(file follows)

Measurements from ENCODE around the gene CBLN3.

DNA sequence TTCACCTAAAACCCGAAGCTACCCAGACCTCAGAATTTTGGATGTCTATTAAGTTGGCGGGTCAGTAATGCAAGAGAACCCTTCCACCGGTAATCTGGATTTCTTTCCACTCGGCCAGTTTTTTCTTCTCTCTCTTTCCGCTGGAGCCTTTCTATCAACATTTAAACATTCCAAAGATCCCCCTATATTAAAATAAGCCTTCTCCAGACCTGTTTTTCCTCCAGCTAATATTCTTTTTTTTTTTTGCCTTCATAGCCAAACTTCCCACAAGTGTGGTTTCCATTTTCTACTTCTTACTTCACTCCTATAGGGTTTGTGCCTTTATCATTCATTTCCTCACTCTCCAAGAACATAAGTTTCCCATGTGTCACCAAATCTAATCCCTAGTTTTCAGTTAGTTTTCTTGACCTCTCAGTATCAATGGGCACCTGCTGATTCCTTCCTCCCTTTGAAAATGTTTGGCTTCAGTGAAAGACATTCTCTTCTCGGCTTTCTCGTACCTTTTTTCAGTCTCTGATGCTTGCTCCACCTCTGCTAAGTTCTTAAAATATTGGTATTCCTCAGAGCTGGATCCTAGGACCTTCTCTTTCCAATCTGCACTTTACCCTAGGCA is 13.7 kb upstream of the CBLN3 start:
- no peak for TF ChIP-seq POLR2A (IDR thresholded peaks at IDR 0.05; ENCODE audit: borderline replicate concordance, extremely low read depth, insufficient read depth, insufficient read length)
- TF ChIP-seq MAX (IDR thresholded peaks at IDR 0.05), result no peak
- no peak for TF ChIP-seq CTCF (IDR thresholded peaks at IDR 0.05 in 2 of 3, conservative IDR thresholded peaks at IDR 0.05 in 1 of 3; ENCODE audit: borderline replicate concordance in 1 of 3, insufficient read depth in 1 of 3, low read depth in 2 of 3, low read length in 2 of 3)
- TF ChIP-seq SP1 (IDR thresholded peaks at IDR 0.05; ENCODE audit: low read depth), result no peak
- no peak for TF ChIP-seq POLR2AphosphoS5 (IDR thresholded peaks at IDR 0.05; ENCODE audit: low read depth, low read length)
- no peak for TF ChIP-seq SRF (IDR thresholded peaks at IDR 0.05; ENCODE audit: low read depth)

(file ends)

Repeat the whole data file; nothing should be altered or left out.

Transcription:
Measurements from ENCODE around the gene CBLN3.

DNA sequence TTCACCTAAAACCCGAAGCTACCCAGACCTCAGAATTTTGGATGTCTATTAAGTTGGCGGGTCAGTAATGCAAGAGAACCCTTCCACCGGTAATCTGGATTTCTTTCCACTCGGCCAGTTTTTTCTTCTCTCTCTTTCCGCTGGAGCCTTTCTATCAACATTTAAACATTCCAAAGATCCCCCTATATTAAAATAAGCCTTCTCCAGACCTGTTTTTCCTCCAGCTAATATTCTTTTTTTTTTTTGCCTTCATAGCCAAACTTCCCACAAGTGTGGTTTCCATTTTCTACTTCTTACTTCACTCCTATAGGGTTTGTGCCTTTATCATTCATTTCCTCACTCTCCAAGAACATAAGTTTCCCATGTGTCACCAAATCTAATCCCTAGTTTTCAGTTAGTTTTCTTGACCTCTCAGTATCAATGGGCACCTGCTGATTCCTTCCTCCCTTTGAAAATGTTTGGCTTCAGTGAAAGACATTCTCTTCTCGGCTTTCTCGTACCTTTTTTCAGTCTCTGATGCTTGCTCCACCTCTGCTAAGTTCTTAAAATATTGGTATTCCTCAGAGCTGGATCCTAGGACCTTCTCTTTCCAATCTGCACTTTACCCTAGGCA is 13.7 kb upstream of the CBLN3 start:
- no peak for TF ChIP-seq POLR2A (IDR thresholded peaks at IDR 0.05; ENCODE audit: borderline replicate concordance, extremely low read depth, insufficient read depth, insufficient read length)
- TF ChIP-seq MAX (IDR thresholded peaks at IDR 0.05), result no peak
- no peak for TF ChIP-seq CTCF (IDR thresholded peaks at IDR 0.05 in 2 of 3, conservative IDR thresholded peaks at IDR 0.05 in 1 of 3; ENCODE audit: borderline replicate concordance in 1 of 3, insufficient read depth in 1 of 3, low read depth in 2 of 3, low read length in 2 of 3)
- TF ChIP-seq SP1 (IDR thresholded peaks at IDR 0.05; ENCODE audit: low read depth), result no peak
- no peak for TF ChIP-seq POLR2AphosphoS5 (IDR thresholded peaks at IDR 0.05; ENCODE audit: low read depth, low read length)
- no peak for TF ChIP-seq SRF (IDR thresholded peaks at IDR 0.05; ENCODE audit: low read depth)